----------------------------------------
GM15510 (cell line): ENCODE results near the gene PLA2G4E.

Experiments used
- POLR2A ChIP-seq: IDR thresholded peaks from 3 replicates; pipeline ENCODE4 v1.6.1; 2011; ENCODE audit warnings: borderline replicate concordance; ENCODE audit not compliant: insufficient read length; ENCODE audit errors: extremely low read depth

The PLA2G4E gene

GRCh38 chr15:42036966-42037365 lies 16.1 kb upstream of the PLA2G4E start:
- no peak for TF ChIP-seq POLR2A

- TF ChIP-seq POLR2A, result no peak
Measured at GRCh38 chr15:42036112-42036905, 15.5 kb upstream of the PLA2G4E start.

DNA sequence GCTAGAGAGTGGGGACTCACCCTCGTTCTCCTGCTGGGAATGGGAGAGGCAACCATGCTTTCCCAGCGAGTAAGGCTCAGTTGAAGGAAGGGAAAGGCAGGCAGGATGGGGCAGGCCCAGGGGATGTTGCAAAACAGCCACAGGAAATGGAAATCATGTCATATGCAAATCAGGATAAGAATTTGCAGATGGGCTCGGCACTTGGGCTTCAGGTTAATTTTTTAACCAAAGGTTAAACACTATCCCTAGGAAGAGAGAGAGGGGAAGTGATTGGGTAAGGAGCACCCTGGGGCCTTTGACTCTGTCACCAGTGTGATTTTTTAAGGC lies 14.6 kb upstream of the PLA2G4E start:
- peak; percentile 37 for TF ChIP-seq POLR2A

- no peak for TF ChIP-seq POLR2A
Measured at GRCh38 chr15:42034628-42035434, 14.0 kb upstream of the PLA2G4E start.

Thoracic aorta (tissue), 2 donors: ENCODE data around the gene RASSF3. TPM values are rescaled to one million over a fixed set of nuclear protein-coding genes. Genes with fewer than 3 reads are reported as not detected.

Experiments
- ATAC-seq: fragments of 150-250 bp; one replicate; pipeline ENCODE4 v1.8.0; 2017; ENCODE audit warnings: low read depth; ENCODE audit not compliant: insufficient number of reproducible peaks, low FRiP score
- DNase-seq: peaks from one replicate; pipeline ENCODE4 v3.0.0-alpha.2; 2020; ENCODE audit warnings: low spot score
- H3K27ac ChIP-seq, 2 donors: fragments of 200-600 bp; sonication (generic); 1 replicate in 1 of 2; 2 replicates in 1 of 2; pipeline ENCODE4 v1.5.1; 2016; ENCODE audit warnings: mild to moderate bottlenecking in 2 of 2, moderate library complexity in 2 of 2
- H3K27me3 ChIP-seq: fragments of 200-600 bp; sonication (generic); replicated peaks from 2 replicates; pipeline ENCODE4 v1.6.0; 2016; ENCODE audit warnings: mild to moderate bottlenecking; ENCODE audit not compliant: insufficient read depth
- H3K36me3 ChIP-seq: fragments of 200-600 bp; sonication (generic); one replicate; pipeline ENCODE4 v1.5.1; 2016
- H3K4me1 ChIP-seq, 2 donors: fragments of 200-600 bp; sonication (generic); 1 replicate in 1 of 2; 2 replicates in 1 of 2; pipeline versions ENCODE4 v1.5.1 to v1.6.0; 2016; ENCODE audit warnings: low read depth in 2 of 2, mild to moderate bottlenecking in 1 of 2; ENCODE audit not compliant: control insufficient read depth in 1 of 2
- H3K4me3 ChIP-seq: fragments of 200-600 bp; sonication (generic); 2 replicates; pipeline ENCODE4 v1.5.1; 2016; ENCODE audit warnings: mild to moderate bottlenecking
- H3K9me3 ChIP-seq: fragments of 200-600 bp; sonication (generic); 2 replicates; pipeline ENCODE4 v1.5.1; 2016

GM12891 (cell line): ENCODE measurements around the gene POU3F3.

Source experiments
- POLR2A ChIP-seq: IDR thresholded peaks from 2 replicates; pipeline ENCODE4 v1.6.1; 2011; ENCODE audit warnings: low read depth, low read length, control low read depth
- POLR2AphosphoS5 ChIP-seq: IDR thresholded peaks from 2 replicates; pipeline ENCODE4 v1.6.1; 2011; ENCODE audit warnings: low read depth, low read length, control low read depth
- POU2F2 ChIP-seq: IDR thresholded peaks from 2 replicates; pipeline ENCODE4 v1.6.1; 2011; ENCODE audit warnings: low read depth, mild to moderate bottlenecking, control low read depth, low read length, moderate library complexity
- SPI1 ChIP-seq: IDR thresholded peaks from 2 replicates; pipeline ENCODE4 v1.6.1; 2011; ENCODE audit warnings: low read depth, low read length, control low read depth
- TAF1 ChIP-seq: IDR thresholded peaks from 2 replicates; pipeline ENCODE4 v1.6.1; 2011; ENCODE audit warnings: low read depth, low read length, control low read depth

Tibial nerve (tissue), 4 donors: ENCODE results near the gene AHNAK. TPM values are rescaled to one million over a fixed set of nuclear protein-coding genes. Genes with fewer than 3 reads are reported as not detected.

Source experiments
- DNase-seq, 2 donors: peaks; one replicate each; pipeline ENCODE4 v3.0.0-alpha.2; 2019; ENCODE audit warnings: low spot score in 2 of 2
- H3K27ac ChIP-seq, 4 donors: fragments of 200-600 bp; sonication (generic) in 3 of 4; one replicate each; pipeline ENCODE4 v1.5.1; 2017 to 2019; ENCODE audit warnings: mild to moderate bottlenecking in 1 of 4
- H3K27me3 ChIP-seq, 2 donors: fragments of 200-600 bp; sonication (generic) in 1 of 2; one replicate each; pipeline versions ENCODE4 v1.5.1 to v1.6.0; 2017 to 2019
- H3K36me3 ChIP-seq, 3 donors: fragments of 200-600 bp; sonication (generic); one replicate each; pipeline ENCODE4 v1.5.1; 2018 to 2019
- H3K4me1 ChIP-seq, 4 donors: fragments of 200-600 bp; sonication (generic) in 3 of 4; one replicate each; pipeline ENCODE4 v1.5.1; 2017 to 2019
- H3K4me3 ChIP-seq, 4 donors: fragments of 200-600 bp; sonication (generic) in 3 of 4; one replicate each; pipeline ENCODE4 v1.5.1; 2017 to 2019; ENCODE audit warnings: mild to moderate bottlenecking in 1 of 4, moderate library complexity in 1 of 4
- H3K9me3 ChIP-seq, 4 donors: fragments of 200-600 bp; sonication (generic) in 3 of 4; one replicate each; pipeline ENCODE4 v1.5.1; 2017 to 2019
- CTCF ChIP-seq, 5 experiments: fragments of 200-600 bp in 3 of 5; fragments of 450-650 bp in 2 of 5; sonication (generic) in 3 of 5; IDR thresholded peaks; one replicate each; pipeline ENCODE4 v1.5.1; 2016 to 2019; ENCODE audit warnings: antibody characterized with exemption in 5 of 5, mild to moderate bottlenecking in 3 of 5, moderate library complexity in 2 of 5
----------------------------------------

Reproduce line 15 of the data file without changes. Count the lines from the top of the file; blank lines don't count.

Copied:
- ATAC-seq: fragments of 150-250 bp; one replicate; pipeline ENCODE4 v1.8.0; 2017; ENCODE audit warnings: low read depth; ENCODE audit not compliant: insufficient number of reproducible peaks, low FRiP score